This has two implications: the obvious one is for the design of library space. There has been a movement among architects and library space planners for some time to promote multi-use spaces, movable and flexible furniture and adaptable zones when designing libraries. Part of the impetus behind this is the recognition that the library has dayparts: it has different uses and functions at different times of the day and days of the week. When toddlers depart for naptime, the children’s library changes. When young elementary-age children burst through the doors, that area changes again. An adaptable library can grow and shrink zones to accommodate these shifting needs. This is more important than ever now. When a library renovates but then recognizes that some of the design choices just aren’t working, what can it do? Experiment, measure and iterate. Flexible furniture, pathways and zones along with ample storage are critical in making this an easy and painless process.

The second implication is for staff. An adaptable library implies a different mindset and temperament for staff as well as a particular set of skills. This mindset may change traditional hiring expectations for library staff. Librarians who can see space organically, who are open to change, who are willing to experiment but are also analytic in their approach to change will succeed in this environment. Librarians who are very resistant to change or believe there is a fixed answer to any given patron need may not flourish.

Even adaptable, analytic librarians may need training to meet the challenges of the adaptable library. Space planning, public relations, effective management, fundraising, occupational safety, merchandising and marketing are all critical skills for library leaders to possess or hire. Yet none of these skills is among the core curriculum for the majority of graduate library science programs in the United States. Universities are turning out a generation of impressive data specialists when they need to also be developing civic leaders.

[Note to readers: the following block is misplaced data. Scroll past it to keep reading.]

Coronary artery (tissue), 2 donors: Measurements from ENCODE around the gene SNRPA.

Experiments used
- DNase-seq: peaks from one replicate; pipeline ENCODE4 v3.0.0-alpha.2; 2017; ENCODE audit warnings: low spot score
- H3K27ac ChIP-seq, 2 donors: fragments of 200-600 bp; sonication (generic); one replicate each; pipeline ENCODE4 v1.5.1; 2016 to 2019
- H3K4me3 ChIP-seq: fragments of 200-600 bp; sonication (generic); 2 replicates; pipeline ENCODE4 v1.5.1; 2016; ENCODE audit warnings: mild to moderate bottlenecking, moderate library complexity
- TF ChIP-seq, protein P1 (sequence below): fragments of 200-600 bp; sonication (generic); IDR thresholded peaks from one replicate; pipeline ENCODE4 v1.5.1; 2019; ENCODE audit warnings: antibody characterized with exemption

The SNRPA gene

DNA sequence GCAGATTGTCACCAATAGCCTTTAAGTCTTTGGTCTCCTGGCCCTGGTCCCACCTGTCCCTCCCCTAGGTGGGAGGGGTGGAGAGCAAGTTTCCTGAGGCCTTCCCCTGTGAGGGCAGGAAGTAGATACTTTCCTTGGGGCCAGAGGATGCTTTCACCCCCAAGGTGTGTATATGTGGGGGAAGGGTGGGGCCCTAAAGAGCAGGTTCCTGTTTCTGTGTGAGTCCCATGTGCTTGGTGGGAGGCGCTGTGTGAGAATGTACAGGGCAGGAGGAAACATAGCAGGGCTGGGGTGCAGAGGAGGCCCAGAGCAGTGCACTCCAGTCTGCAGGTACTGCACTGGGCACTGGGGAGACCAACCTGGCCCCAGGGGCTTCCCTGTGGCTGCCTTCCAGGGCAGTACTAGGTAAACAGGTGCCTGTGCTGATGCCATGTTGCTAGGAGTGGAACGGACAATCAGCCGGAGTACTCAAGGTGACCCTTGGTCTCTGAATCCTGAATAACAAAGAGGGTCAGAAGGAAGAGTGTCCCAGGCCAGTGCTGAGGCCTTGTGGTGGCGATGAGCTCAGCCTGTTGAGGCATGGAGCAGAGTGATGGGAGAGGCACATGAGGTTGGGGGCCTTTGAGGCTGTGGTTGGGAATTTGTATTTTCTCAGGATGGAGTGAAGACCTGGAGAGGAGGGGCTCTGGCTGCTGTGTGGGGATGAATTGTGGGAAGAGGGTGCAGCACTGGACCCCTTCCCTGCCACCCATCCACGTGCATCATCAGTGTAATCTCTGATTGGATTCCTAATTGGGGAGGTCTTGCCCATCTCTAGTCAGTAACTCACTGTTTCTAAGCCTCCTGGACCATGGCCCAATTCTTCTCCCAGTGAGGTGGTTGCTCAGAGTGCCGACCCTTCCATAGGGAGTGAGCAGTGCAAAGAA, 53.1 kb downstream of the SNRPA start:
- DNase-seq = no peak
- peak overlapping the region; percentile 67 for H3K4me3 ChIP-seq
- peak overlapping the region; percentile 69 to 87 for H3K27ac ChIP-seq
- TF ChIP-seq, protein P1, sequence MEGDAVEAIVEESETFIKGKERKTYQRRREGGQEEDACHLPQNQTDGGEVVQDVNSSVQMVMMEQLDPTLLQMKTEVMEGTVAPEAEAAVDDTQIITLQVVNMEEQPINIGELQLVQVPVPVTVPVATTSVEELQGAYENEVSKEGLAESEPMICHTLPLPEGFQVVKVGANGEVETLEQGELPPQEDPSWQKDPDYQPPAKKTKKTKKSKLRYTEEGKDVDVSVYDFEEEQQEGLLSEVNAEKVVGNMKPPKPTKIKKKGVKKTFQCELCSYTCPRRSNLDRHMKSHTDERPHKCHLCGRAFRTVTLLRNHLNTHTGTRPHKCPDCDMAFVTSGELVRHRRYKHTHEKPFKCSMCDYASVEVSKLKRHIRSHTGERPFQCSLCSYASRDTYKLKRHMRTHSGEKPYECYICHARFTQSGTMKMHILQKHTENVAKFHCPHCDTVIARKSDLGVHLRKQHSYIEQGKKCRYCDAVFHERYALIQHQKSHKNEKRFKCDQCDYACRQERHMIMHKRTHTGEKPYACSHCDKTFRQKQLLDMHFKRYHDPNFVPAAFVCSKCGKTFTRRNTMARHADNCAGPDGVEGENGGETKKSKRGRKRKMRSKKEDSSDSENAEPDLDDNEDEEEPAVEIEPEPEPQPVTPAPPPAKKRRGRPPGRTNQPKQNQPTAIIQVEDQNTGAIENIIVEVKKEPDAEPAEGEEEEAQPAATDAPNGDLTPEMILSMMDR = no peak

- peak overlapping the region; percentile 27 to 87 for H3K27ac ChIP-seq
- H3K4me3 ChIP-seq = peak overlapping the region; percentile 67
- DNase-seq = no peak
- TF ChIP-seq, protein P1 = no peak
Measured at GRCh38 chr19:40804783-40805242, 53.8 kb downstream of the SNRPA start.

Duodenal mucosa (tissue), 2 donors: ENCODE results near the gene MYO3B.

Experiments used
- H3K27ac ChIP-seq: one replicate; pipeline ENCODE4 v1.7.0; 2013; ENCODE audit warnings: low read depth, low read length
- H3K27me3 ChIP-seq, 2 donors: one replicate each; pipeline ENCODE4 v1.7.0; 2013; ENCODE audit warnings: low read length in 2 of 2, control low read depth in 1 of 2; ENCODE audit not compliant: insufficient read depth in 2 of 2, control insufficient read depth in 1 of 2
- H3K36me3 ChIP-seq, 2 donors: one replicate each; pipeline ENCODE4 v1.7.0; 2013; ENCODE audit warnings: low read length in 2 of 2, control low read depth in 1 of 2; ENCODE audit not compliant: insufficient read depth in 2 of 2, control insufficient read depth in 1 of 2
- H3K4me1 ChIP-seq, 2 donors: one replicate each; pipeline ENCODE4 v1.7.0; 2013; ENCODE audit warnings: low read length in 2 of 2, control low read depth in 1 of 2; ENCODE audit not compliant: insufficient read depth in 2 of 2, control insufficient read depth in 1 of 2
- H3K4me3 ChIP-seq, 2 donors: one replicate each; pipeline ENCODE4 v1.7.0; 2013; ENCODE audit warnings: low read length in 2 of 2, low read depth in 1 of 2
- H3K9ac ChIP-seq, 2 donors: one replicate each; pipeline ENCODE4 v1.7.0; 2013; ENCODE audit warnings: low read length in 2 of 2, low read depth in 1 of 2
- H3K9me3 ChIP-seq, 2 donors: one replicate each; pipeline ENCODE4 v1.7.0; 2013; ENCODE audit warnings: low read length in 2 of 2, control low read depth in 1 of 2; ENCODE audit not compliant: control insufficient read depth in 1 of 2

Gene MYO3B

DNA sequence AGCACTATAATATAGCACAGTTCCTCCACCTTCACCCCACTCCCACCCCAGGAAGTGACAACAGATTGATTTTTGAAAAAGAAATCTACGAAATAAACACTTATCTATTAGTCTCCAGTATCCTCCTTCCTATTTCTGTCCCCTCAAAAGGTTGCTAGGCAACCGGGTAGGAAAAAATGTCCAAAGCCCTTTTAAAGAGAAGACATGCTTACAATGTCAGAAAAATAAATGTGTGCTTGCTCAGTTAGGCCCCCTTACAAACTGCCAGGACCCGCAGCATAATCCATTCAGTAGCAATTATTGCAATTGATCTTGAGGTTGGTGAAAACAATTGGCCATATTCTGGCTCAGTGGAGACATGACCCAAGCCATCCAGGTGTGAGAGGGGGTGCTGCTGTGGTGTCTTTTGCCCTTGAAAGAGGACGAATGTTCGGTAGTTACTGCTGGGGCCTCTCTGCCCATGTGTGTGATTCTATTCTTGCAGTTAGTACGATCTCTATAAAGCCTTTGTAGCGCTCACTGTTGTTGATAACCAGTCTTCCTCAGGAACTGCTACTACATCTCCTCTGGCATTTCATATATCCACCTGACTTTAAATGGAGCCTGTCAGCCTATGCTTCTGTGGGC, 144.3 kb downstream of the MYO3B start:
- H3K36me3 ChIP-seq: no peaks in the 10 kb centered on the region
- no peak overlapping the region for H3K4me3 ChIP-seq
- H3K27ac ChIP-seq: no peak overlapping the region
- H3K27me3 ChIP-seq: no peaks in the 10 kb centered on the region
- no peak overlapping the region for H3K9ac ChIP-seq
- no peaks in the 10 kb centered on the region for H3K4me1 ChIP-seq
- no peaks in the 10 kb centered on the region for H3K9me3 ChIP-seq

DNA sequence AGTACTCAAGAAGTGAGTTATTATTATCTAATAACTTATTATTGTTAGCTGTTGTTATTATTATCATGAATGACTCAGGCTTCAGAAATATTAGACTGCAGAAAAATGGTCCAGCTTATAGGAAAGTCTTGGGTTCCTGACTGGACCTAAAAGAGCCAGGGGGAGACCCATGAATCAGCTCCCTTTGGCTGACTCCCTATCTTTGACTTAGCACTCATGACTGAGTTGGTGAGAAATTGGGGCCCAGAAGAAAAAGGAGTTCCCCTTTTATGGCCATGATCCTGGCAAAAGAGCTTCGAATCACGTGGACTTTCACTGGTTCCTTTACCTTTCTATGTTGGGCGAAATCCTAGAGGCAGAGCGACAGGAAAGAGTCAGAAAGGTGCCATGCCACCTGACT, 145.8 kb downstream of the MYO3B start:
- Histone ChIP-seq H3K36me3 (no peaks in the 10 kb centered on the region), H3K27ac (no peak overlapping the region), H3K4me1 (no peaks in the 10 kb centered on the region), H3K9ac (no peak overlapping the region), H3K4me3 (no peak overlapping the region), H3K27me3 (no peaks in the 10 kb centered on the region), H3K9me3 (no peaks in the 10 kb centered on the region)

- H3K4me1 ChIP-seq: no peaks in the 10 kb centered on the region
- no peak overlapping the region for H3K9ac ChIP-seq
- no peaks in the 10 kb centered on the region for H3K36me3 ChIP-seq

Implications for Library Space Design:

1. Flexibility — Furniture should be easily movable by a single person. Zones should be designed to grow or contract based on need with a minimum effort from librarians. In other words, the babies/toddlers area might be quite large for storytime in the morning but much smaller during the after-school period in the afternoon.

2. Adaptability — The design of spaces must incorporate the need to flex spaces for different uses. Aisle widths, ceiling heights, storage rooms, and elevators all need to accommodate these needs.

3. Training — Meeting spaces must now also be sufficient to conduct regular staff training within the facility.


The Engaged Staff

The final issue confronting librarians is the changed nature of the job and the workflow. Libraries which focus more on services and education require more librarians who directly interact with patrons. A high-touch work environment may be less comfortable for introverts and less tolerant of traditional library design features which tend to erect barriers between librarians and patrons.

In terms of library design, this means using automation to accomplish tasks that would divert staff from direct engagement with the public. To allow more human interaction, self-checkout should be considered an essential and mandatory part of any full renovation or new construction. Large circulation desks should disappear in favor of smaller workstations. Ideally the concierge can also function as a reassuring staff presence by alleviating technology issues at the self-check and ensuring patrons have had a successful visit. Seeing a friendly, smiling face on the way out of the library is as important as encountering one on the way in.

* * * 

This is an edited extract of the article "Designing for the Future — The Post-Pandemic Library" by David Vinjamuri and Joseph Huberty Full article available HERE  


David Vinjamuri is adjunct Associate Professor of Marketing at New York University and runs ThirdWay Brand Trainers. He is author of Library Space Planning: A PLA Guide (ALA, 2019). Contact:

Joe Huberty is Principal Architect with Engberg Anderson Architects. He has spent over thirty years designing and building libraries and other public buildings and has a passion for creating great spaces for people. Contact: